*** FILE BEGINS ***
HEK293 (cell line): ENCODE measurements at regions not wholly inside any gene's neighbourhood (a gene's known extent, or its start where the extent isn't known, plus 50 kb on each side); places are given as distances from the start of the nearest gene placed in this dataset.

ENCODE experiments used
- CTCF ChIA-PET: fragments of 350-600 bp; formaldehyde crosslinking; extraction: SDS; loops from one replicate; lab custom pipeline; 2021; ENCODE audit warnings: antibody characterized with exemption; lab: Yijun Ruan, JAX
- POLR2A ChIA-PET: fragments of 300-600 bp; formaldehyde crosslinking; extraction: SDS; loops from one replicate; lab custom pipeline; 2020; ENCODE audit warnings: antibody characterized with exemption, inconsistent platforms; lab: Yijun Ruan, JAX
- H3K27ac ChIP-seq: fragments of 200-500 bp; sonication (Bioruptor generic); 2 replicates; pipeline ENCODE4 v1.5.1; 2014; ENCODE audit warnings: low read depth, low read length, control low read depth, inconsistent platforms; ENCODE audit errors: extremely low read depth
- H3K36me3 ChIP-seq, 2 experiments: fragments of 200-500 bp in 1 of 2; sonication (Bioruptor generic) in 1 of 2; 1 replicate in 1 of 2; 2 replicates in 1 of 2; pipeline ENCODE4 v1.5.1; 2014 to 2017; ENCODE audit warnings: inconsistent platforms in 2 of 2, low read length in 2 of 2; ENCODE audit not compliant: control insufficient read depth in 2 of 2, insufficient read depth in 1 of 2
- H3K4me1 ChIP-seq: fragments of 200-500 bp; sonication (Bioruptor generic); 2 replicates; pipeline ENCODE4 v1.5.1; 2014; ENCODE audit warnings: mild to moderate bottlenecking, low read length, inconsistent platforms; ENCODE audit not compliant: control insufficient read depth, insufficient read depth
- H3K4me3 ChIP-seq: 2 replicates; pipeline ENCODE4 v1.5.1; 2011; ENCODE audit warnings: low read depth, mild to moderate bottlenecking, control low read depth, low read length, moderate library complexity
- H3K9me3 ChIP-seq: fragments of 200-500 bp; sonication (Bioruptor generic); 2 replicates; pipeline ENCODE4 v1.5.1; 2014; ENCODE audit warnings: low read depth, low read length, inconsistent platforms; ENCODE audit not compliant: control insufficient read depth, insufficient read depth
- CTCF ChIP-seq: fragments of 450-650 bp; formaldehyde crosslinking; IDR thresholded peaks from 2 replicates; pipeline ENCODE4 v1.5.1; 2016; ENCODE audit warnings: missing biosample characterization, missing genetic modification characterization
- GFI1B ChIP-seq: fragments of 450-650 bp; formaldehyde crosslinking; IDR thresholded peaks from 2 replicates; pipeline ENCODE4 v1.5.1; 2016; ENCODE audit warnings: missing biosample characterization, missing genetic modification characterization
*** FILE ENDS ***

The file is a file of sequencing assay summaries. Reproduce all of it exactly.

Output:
HEK293 (cell line): ENCODE measurements at regions not wholly inside any gene's neighbourhood (a gene's known extent, or its start where the extent isn't known, plus 50 kb on each side); places are given as distances from the start of the nearest gene placed in this dataset.

ENCODE experiments used
- CTCF ChIA-PET: fragments of 350-600 bp; formaldehyde crosslinking; extraction: SDS; loops from one replicate; lab custom pipeline; 2021; ENCODE audit warnings: antibody characterized with exemption; lab: Yijun Ruan, JAX
- POLR2A ChIA-PET: fragments of 300-600 bp; formaldehyde crosslinking; extraction: SDS; loops from one replicate; lab custom pipeline; 2020; ENCODE audit warnings: antibody characterized with exemption, inconsistent platforms; lab: Yijun Ruan, JAX
- H3K27ac ChIP-seq: fragments of 200-500 bp; sonication (Bioruptor generic); 2 replicates; pipeline ENCODE4 v1.5.1; 2014; ENCODE audit warnings: low read depth, low read length, control low read depth, inconsistent platforms; ENCODE audit errors: extremely low read depth
- H3K36me3 ChIP-seq, 2 experiments: fragments of 200-500 bp in 1 of 2; sonication (Bioruptor generic) in 1 of 2; 1 replicate in 1 of 2; 2 replicates in 1 of 2; pipeline ENCODE4 v1.5.1; 2014 to 2017; ENCODE audit warnings: inconsistent platforms in 2 of 2, low read length in 2 of 2; ENCODE audit not compliant: control insufficient read depth in 2 of 2, insufficient read depth in 1 of 2
- H3K4me1 ChIP-seq: fragments of 200-500 bp; sonication (Bioruptor generic); 2 replicates; pipeline ENCODE4 v1.5.1; 2014; ENCODE audit warnings: mild to moderate bottlenecking, low read length, inconsistent platforms; ENCODE audit not compliant: control insufficient read depth, insufficient read depth
- H3K4me3 ChIP-seq: 2 replicates; pipeline ENCODE4 v1.5.1; 2011; ENCODE audit warnings: low read depth, mild to moderate bottlenecking, control low read depth, low read length, moderate library complexity
- H3K9me3 ChIP-seq: fragments of 200-500 bp; sonication (Bioruptor generic); 2 replicates; pipeline ENCODE4 v1.5.1; 2014; ENCODE audit warnings: low read depth, low read length, inconsistent platforms; ENCODE audit not compliant: control insufficient read depth, insufficient read depth
- CTCF ChIP-seq: fragments of 450-650 bp; formaldehyde crosslinking; IDR thresholded peaks from 2 replicates; pipeline ENCODE4 v1.5.1; 2016; ENCODE audit warnings: missing biosample characterization, missing genetic modification characterization
- GFI1B ChIP-seq: fragments of 450-650 bp; formaldehyde crosslinking; IDR thresholded peaks from 2 replicates; pipeline ENCODE4 v1.5.1; 2016; ENCODE audit warnings: missing biosample characterization, missing genetic modification characterization